Please allow me to add to the advice already given to check out Dharma Trading Company. Their basic kit are fairly reasonably priced and contain high-quality materials. While there are chemicals, they are safe if used correctly, and the results are stunning. They also have excellent prices on items to tie-dye. I particularly love their line of t-shirts, especially for kids. Much better quality at much better prices than one can find at Wal-Mart or the like.
I've had some experience tie-dying with kids, mostly my nieces, and have picked up a tip or two which might help you when working with your 3-year-old:
To get the dyes to react to fabric, the fabric first needs to soak in a soda-ash solution. Most tie-dye instructions will tell you to wet a t-shirt, fold or otherwise "tie" the design, soak the shirt in soda-ash for 15-minutes, then apply the dye, and let the shirt sit for 18-hours. When working with kids, especially small kids, however, I recommend the following: When the child is not involved, soak the un-folded, un-tied shirts in the soda-ash for 15-min, wring out, and let dry completely. Mix up your dyes in advance (keep them refrigerated for longer/brighter life) and set a short period of time to work with your kid. My nieces have about a 3-shirt upper-limit for patience.
Before the tie-dye event with your kid, spend some time familiarizing yourself with various designs either online or in books (Dharma has a lovely book for only $5 with several great designs in it) Once you're familiar, spend time with your child, talking about what they like, what colors and what patterns so you can be prepared.
Depending on the patience-level of your child, either let them help fold/tie the shirts, or do it yourself, in advance, perhaps folding/prepping all but one shirt before engaging your child in the activity. Make sure you are both wearing old clothes and/or aprons, and definitely have plastic/vinyl/latex gloves to wear and work over lots of plastic or outside or both. Help your child apply the dyes to the shirts using squeeze-bottles.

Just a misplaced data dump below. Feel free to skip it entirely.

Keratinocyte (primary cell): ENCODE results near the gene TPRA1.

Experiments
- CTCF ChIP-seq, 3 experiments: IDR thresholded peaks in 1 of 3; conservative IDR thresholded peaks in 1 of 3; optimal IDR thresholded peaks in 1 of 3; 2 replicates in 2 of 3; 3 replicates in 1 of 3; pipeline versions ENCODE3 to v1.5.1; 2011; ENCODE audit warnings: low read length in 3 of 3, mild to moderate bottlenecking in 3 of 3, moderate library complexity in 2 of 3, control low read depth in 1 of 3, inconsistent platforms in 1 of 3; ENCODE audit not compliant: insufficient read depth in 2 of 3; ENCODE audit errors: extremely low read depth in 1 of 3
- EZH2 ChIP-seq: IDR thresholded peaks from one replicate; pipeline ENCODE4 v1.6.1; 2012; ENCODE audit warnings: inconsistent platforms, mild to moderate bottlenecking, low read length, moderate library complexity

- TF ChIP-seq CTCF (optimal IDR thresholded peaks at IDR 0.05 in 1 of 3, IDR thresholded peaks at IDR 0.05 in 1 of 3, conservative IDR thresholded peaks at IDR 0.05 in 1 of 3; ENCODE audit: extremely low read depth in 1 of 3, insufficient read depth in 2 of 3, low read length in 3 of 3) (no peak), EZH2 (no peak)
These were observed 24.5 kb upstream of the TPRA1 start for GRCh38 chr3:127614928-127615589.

The instructions will now say to keep the shirts covered, damp, and above 70-degrees for at least 12 hours. Kids really *want* to see the designs "instantly" and one of our local museums gave me a great tip. Once the dye is applied and any excess has had a chance to drip-away for a few minutes, lay out a piece of plastic larger than your shirt (cut open trash-bags work well for this) and carefully cut/remove the ties from the shirt and open it up so you can see the design. Carefully lay the shirt out on the large piece of plastic, and, after a suitable time to admire what you've made, loosely roll the shirt in the plastic for the appropriate waiting period. Then wash-out the design the next day.
Hope these tips are at least somewhat helpful, and hope you have fun!!
tie-dye demo-rabbit in St. Louis
P.S. You can tie-dye LOTS of things besides t-shirts. Socks are fun, as are pillow-cases, or even whole sets of sheets! Even smaller kits have enough supplies to make several items, consider inviting other neighbors/friends to participate, and share the costs, then plan an event for some later time where you can all wear your new tie-dye and "show off" your new creations!
P.P.S. Don't forget to take plenty of pictures!
On 4/12/07, miyu <xmiyux@xxxxxxxxx> wrote:
Thanks for the great advice! Hrm, perhaps I should try out this internet thing. ;)
Obviously I was wanting information from people that I could actually question for tips and the like and after seeing some of the interestingly complex designs some of the Rabbits had done I thought this was the correct list to ask. Was I incorrect in that assumption?
I will check out that Dharma site and scope out their dyes. I could deal with some minor fading if it means I get to use vegetable dyes or something relatively natural. And Ryan, I trust your advice, no need to put a portfolio online :lol: Although if you ever do, I would love to look through it and admire the items!
Ora, lege, lege, lege, relege, labora et invenies.
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